3 Mistakes Poker Players Make Estimating Opponent’s Range

By superadmin
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  • 13 March,2019

Many poker players are adept at putting their opponents on a range of hands. This skill in turn leads to profitable decision making. Players who are unable to range their opponents properly often guess whether an opponent ‘has it’ or ‘doesn’t have it’.

Don’t ever guess during a hand. Instead, you should think through the hand and about the opponent’s tendencies. Take every piece of information into consideration when trying to determine their range. Poker Indian Group offers online poker news updates for all the poker lovers. Today, it brings the most common mistakes players make when estimating their opponent’s range.

Mistake 1: Judging your opponent

If you think that your opponent will do the same thing as you do, you are wrong. You may think that because you would 3-bet with AKo in the small blind, your opponent will do the same. This type of thinking can bring you in trouble. Different players have a different point of view. So it’s unwise to think ‘what would you do’ trying range an opponent.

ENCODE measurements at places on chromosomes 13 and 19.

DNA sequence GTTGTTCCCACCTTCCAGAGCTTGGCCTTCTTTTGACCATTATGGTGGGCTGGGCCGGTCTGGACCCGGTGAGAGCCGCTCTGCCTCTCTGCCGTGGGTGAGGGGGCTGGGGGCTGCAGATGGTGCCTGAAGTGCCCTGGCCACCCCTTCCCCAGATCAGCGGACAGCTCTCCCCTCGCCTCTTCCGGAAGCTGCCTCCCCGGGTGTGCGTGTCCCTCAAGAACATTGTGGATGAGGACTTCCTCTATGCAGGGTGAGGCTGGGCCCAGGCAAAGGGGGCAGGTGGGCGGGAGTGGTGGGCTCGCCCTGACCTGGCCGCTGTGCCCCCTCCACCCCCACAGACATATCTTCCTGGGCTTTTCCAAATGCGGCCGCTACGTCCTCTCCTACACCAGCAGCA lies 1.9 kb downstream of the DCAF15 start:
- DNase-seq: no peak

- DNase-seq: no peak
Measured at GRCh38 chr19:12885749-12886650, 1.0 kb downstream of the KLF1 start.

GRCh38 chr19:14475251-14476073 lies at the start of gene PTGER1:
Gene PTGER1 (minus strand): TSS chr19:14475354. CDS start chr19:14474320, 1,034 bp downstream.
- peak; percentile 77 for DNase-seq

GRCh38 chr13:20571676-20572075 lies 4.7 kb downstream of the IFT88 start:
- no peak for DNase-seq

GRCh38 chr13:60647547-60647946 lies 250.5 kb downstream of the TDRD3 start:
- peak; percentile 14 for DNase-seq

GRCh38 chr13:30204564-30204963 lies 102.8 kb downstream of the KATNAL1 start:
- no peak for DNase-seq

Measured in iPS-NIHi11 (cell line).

Obviously, they can think like you. But it is best to think about their skill level, tendencies, etc. and don’t think what you might do in their position.

Mistake 2: Underestimating the position

You should consider a position on every street when trying to put your opponent on a range. Let’s look at an example:

Hero is dealt two cards UTG
Hero raises to 2.2bb. 7 folds. BB calls.

Flop (5.8bb) 8♥ 6♦ 5♥
BB checks. Hero checks.

Turn (5.8bb) Q♣
BB bets 2bb. Hero calls.

River (9.8bb) 9♠
BB bets 15bb.

Here, the villain’s position is very important. As he called from the big blind, he can have any two pairs, straights and sets on the board that we cannot have. When he overbets on the river, he is representing a straight with either 7x or JT.

So, an opponent’s position is very important when putting them on an accurate range.

Mistake 3: Forgetting previous streets

Forgetting or disregarding the action on previous streets is another major mistake. Often you will hear ‘he has X hand, I know it’. Even when X hand doesn’t make any sense given the opponent’s line. Let’s look at one example:

Hero is dealt two cards in the HiJack
4 folds. Hero raises to 2.2bb. co foldsButton (strong regular) calls. blinds fold.

Flop (6.8bb) J♠ 9♠ 8♣
Hero checks. Button checks.

Turn (6.8bb) Q♦
Hero checks. Button bets 2.2bb.

River (11.2bb) 8♥
Hero checks. Button bets 7bb.

In addition to whether our opponent checks or bets on each street, we should also consider his bet size, whether the hand is heads-up or multi-way, position, etc. So, you should consider every piece of information when ranging your opponents.

Try to avoid these mistakes. In addition to paying attention to your opponents’ particular tendencies, make sure to study approximate open-raising ranges by percentage. For instance, if an opponent is opening 20 percent from middle position, then you should know what 20 percent range includes. It is useful for narrowing an opponent’s range even before the cards are dealt.